As the traffic moves from one wire to another it would be bridged from one of these standards to another.  The neat thing about the OSI model is that higher levels of the network stack are masked from the changes of wire beneath them.  The level about 2 is 3 (surprise) the network layer.  This is where the IETF protocol IP (Internet Protocol) operates.  So the same IP packet moves across the network from my PC to the server which might be miles and miles away and across several different underlying wire technologies (or wifi or wireless or satellite, etc).  Above IP is four more layers in the model (which is not strictly adhered to by any real life network stack, but is very useful for reference). Layer 4 would be Transport and have TCP as an example.

Both Ethernet and IP defined addresses for network objects.  MAC addresses for Ethernet and IP addresses for IP.  A MAC address is like 00:1f:5b:d8:c1:0b and is used to tell one ethernet host apart from another on the same wire.  An IP address (like 198.161.6.8) is used to tell one IP host apart from another across the Internet.  Ethernet only care about getting you from one end of a wire to another.  So it is addressing specific to that purpose.  IP cares about sending packets across the Internet so it needs a higher level address for that purpose.

(Here’s a place where the OSI model fails a little – there is a protocol called ARP (Address resolution protocol).  It is used to convert IP addresses to MAC addresses. It sort of exists between Ethernet and IP.)

Now to join the two discussions – say you were watching an HD IPTV show on your XBOX.  The full protocol stack as it crosses the wire between your Xbox and switch could be:

Ethernet-> multicast IP->UDP (an equivalent to TCP)-> RTP (real time protocol used for streaming video/audio of TCP/IP networks) -> Encryption -> MPEG-4.

Once it gets to your ADSL modem the next hop from the modem to your local DSLAM would be:

ADSL -> multicast IP->UDP (an equivalent to TCP)-> RTP (real time protocol used for streaming video/audio of TCP/IP networks) -> Encryption -> MPEG-4.

Any better?

Other protocols at the IP level would include IGMP and ICMP and IPv6.  TCP and UDP are the most common next protocols at level 4.  HTTP for web traffic is the most well known protocol at layer 7.  Others could include DHCP (dynamic IP acquisition), DNS (IP address to host name translation), SMTP (internet mail) and SSH (secure shell – used to make an interactive session or tunnel with a remote host).  Layer 7 is my balliwick although I’m not bad at layer 4 and I know layer 3 too.

IAM – Object management Part 6

Part the last.  It has been well over a month since part 5.  I wanted to finish this overview before I do ny talking about specific solutions.

I’ve read several papers lately that provide an overview similar to what I’ve attempted.  Better than this.  Most focus on planning an IAM project.  They generally identify three goals: cost reduction, security and compliance.  Hopefully there has been information on all three of those goals peppered into my blogs until now.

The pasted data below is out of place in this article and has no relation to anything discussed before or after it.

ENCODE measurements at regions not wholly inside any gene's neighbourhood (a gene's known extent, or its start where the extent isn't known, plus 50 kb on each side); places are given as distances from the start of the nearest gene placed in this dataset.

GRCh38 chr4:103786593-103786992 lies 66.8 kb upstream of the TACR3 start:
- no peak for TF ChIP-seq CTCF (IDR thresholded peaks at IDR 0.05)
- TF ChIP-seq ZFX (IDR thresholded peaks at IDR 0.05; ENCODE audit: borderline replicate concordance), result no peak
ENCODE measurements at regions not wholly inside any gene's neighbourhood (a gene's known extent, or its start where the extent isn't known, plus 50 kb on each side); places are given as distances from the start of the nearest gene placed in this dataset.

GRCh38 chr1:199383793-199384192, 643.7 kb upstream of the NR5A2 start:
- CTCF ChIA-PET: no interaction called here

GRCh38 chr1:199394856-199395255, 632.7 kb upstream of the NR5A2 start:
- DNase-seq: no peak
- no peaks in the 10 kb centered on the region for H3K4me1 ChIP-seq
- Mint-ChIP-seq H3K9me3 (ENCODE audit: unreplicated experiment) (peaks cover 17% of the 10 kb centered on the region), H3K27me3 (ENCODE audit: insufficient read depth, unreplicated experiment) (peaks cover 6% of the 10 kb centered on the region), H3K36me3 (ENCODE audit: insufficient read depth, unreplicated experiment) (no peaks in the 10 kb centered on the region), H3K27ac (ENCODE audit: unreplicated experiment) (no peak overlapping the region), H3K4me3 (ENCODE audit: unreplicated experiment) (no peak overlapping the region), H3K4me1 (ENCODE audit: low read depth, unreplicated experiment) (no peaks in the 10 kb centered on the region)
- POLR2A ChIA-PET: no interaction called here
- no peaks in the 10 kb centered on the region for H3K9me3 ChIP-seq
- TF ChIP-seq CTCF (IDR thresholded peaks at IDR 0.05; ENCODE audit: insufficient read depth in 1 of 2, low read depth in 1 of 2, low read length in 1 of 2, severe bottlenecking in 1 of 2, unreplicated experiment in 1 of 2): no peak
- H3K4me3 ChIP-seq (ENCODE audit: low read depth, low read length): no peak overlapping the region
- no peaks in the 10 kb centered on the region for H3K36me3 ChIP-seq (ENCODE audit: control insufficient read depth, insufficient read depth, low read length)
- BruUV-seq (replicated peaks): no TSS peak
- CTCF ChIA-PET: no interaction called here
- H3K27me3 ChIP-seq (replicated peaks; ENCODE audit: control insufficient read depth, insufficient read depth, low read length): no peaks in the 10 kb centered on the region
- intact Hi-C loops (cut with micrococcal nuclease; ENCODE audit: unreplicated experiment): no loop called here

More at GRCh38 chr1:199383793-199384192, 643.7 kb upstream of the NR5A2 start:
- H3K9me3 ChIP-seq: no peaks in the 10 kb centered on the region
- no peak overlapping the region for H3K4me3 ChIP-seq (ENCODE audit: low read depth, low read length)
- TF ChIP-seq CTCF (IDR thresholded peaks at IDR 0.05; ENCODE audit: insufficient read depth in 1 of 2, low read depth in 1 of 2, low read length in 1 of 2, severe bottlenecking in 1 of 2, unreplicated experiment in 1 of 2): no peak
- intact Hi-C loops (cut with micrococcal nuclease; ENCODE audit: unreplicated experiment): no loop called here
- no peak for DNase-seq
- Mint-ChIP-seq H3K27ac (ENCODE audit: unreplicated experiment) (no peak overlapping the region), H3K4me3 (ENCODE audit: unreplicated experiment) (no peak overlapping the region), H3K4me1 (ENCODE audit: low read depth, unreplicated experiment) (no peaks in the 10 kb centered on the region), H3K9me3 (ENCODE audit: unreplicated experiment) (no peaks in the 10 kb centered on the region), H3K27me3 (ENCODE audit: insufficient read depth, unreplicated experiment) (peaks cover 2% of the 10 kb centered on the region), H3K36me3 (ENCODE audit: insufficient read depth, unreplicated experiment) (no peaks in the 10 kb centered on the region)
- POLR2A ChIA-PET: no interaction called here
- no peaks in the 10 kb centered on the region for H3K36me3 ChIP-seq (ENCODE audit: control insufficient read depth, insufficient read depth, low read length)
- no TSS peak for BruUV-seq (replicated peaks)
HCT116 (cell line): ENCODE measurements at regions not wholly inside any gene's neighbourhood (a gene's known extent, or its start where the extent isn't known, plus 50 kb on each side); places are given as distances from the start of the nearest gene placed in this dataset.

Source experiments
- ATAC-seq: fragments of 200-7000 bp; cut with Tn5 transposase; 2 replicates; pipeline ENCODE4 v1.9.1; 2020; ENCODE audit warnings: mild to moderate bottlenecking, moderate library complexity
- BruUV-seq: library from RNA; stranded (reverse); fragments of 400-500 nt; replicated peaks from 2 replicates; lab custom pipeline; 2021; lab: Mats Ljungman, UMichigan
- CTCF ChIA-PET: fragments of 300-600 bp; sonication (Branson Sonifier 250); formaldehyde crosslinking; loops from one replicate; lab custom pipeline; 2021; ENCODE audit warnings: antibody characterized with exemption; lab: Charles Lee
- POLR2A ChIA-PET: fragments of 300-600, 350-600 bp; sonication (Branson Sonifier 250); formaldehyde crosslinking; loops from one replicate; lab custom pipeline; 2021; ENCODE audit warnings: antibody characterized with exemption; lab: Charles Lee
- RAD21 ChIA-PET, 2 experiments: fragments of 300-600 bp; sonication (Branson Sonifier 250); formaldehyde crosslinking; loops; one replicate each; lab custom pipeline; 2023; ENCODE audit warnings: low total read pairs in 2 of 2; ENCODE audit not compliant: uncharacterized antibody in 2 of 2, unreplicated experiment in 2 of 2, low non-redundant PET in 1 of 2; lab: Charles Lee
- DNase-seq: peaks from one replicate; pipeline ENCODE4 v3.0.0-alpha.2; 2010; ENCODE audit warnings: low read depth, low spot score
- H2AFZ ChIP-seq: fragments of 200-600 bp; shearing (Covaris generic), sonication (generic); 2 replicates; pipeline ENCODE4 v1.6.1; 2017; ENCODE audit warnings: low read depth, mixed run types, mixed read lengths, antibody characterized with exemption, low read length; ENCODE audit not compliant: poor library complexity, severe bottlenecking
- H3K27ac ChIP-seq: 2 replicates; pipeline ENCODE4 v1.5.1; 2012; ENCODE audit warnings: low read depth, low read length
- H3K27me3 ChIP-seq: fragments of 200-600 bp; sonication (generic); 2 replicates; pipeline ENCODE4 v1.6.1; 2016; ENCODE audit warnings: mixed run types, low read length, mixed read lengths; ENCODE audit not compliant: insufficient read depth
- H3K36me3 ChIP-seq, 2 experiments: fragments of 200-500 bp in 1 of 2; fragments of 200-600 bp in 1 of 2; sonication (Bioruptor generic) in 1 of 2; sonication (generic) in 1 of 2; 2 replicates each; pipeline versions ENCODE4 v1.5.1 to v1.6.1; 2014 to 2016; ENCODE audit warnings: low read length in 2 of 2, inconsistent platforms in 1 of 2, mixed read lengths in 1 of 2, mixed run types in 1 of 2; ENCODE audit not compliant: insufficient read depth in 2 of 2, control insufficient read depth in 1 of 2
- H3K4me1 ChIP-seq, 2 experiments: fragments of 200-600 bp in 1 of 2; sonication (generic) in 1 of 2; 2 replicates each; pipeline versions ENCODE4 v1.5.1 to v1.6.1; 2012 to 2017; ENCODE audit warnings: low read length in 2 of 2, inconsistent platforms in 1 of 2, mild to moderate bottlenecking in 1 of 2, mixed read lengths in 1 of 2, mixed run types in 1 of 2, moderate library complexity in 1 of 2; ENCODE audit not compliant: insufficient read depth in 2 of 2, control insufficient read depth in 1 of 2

Today is specifically about auditing and compliance.  Through every part of this I’ve mentioned keeping a log, but mostly focused on a change log.  The full auditing that is required for your IAM solution will likely be greater than that.

When you look at this there are four areas of logging to consider:

1) User activity – both normal and abnormal.  User activity would be authenticating, authorizing, password changes and self-managed data changes.  Abnormal activity is attempts to access unauthorized data or resources, authentication attempts outside of allowed windows, multiple logon failures, logons from unauthorized terminals, etc.  Normal activity should have a policy for retention.  Additionally you will want to give some thought to how the data will be used.  If you want to use the data to form a trail of the users activity it will need to be mined from the complete logs.  This might require additional tools or functionality in you IAM solution.  Normal data can also be used for capacity management for the system or for the systems that the IAM solution is protecting.  Abnormal data will need to be actively monitored with threshholds for investigation and alerting.  You might need different policies on alerting and investigation for normal accounts vs. privileged accounts.   Or normal accounts attempting access on privileged data or resources.

2) Object Administration – This will fall into two pieces.  Change logs from the change management system and audit logs of changes within the IAM solution itself.  In general this is simply another form of normal activity for the product so all the guidelines I just mentioned apply.  Think about what reports will be needed and what will need active alerting.